The advisory head highlighted that many countries, including Azerbaijan, are currently working on developing legislation in this area.

"Many questions arise, such as whether digital currency should be classified as a foreign currency or a financial instrument. This process will take another 5–10 years as market requirements and conditions evolve. Countries are learning from each other through their attempts. For instance, the UK launched its own digital currency, Bitcoin, but it has seen little use and is now virtually obsolete. There are both successful and failed examples, but no unified reference models yet," he noted.

Gattal emphasized the need for a clear strategy to create a favorable environment for the adoption and use of digital assets in Azerbaijan.

"When drafting new laws, it is crucial to understand our objectives. What is the strategy? Which of the five types of digital assets do we want to develop, and in what direction? What should it impact? If the goal is to improve the investment climate, we need to develop tools to raise money through digital assets. Introducing a digital manat, for instance, could stimulate processes like interbank transfers, effectively becoming inter-corporate transfers. Strategy is key. Based on this, we need to update and improve the tax and legislative framework," he said.

Gattal also noted that this is not the only requirement; there are infrastructural conditions that are essential for the successful introduction of digital assets.

“The availability of digital media and the penetration of digital technologies in society are essential. Citizens, companies, and users must have access to the necessary resources. First, there must be access to high-speed internet. Second, digital literacy among the population is crucial. Third, access to smartphones is necessary. These conditions are particularly important for the retail segment, where end users are ordinary citizens.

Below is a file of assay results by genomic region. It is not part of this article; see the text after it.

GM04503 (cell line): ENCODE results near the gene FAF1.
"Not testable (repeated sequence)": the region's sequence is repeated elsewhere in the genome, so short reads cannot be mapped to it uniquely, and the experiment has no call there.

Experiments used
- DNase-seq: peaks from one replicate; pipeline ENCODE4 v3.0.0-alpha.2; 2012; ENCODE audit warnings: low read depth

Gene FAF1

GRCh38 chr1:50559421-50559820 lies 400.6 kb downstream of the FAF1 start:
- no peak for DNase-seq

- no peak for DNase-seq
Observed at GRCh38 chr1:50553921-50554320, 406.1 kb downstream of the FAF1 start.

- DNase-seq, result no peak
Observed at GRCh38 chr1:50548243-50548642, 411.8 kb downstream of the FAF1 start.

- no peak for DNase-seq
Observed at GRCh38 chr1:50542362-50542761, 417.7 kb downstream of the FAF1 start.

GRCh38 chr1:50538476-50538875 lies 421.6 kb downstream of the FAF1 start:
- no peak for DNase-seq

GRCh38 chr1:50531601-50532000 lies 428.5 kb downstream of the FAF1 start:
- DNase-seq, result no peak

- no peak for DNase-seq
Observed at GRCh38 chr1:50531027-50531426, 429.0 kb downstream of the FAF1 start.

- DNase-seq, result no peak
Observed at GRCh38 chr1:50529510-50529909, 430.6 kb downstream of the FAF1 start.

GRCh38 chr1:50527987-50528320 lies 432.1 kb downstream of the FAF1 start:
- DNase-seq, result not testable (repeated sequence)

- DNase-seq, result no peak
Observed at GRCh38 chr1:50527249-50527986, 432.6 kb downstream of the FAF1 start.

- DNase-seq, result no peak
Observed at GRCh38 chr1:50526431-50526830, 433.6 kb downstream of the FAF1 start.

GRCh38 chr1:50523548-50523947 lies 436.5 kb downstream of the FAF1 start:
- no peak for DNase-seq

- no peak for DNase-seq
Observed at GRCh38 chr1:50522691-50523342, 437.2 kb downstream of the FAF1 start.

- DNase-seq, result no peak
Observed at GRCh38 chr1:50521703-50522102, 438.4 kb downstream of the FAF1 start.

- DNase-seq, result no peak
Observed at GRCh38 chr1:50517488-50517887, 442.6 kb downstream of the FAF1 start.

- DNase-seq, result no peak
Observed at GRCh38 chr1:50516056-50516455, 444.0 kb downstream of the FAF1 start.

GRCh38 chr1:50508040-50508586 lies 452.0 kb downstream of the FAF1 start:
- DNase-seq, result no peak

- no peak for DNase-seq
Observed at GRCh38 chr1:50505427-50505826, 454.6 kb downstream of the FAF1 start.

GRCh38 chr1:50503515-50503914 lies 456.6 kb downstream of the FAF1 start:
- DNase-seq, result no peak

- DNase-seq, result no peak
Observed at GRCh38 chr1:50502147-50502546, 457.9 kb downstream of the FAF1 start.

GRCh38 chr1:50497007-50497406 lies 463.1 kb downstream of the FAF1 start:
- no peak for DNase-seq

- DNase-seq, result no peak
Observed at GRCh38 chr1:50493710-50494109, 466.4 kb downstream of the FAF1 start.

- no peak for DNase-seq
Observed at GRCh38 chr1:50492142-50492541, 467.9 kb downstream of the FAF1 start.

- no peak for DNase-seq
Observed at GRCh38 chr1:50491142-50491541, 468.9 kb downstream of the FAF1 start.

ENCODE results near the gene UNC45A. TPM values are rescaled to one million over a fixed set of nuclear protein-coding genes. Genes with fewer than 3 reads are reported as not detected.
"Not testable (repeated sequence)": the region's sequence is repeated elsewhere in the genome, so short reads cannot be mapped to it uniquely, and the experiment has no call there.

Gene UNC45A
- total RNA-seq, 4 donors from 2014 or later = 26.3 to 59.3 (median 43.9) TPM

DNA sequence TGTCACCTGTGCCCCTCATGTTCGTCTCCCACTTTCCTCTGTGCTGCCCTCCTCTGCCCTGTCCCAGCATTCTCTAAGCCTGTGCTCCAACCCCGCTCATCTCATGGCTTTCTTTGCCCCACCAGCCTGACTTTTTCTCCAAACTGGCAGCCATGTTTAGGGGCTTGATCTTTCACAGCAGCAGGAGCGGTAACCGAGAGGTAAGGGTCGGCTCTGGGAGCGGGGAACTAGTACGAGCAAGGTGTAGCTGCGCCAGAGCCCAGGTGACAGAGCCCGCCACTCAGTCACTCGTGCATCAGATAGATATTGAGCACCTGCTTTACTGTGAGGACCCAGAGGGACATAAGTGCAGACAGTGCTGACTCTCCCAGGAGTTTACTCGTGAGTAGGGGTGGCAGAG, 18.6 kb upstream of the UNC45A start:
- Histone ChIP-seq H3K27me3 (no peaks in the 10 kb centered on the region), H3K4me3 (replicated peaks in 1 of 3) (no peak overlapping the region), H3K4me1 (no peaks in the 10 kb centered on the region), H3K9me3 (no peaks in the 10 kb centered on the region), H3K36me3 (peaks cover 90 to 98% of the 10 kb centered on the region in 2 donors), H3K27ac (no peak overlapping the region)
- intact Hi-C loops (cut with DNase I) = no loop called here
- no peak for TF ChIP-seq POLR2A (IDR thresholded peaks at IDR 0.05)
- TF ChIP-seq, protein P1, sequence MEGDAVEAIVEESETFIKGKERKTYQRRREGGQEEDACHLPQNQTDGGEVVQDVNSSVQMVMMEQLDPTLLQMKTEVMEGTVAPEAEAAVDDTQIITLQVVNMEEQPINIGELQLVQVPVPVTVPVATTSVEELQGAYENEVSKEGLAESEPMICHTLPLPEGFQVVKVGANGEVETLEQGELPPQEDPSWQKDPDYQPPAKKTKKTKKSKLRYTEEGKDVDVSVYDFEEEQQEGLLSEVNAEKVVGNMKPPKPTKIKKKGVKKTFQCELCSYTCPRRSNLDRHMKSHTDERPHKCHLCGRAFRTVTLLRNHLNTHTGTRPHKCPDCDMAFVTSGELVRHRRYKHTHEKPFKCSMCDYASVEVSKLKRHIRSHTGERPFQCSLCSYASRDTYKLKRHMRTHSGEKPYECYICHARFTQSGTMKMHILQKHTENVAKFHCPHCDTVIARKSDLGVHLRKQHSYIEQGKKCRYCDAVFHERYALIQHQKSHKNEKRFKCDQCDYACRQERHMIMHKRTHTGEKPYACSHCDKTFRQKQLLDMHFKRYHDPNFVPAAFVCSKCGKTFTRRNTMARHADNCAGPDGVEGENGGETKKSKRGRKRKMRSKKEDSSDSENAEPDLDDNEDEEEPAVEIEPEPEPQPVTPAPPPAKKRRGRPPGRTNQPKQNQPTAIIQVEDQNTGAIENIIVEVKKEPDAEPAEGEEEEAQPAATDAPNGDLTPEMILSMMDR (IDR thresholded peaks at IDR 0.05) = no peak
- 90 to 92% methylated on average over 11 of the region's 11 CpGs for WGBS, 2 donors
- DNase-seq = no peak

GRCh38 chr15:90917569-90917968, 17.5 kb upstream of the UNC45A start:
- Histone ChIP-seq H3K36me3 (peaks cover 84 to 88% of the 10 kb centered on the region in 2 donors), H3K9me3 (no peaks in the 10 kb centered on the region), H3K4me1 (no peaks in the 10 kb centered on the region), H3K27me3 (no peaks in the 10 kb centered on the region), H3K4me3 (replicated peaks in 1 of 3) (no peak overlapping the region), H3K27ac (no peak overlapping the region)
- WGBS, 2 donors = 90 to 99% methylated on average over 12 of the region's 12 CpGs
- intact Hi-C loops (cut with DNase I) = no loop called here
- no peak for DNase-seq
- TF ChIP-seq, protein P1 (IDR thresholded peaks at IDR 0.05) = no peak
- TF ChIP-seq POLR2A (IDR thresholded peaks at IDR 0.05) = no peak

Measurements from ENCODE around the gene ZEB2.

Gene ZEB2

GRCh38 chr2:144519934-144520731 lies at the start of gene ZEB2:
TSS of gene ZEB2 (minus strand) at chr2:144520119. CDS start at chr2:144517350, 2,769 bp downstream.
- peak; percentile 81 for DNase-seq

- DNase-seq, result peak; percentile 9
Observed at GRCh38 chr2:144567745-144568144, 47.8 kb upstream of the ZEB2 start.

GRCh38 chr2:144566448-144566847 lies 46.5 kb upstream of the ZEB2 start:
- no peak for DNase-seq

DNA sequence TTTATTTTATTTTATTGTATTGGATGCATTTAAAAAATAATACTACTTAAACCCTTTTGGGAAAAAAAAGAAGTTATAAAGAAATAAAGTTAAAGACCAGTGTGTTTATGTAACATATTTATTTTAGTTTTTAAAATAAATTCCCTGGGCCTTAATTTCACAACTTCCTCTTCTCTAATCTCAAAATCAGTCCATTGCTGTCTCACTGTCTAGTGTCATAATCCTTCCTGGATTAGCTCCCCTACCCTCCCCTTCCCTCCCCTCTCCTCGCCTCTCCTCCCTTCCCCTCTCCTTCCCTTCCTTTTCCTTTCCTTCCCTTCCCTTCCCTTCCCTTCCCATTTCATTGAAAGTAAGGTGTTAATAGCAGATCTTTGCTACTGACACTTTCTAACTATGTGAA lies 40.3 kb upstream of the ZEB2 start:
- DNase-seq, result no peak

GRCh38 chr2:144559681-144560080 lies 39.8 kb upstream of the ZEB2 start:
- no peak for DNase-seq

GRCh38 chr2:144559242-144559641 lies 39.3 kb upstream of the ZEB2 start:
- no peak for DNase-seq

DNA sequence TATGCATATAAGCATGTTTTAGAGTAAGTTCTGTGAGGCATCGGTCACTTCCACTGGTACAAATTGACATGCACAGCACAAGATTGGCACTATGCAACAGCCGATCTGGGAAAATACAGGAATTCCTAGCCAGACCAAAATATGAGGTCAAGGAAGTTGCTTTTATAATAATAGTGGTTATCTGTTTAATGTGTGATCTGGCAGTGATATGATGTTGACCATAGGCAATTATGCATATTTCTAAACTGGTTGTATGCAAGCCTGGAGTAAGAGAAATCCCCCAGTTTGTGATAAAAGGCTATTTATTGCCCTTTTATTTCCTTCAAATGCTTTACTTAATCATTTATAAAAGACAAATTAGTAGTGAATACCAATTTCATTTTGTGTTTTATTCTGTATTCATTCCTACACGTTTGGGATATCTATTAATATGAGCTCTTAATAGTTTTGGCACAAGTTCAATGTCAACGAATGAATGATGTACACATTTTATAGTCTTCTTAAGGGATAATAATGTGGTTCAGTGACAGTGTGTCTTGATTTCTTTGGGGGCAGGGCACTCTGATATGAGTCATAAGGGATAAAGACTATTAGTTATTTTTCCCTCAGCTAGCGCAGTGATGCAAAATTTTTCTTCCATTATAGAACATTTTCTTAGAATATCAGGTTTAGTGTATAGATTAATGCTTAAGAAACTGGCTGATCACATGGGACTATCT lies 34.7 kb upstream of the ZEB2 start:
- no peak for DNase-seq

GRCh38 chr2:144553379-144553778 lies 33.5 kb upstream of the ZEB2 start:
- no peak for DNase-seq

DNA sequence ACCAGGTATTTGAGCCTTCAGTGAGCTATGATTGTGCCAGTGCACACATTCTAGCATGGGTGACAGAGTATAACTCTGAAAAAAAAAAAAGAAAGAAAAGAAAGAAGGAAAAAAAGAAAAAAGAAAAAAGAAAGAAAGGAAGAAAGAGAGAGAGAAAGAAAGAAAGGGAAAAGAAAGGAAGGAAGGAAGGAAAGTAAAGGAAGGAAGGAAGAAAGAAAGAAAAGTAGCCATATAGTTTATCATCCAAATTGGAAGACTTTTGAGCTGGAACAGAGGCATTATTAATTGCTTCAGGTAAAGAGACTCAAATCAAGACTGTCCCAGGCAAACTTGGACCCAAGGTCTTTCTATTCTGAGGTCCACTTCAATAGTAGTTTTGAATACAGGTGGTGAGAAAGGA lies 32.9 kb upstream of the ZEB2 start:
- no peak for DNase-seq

For the corporate segment, clear legal provisions are vital. The legal framework, infrastructure, and strategy should be designed to achieve specific goals, considering integration aspects as well. Cross-country instruments based on digital assets may emerge within associations and unions, significantly saving time and money on transfers.

Such developments are already underway; for instance, Kazakhstan is making notable progress in this area. Currently, transferring money from one country to another can require passing through 5–6 different locations, which is time-consuming and costly. In this context, digital assets hold substantial interest,” concluded Gattal.

To note, central bank digital currencies have already been introduced or are under development in several countries, including Sweden (e-krona), China (e-CNY), Hong Kong (e-HKD), Nigeria (eNaira), Russia (digital ruble), Ukraine (electronic hryvnia), Belarus (digital Belarusian ruble), Georgia (digital lari), Kazakhstan (digital tenge), India (digital rupee), the US (digital dollar), the UK (digital pound), Brazil, Türkiye (digital lira), Japan, Thailand, Australia, and countries of the Eastern Caribbean Currency Union (DCash). Additionally, Jamaica has introduced the digital Jamaican dollar, and the Eurozone is preparing for the introduction of the digital euro by the European Central Bank.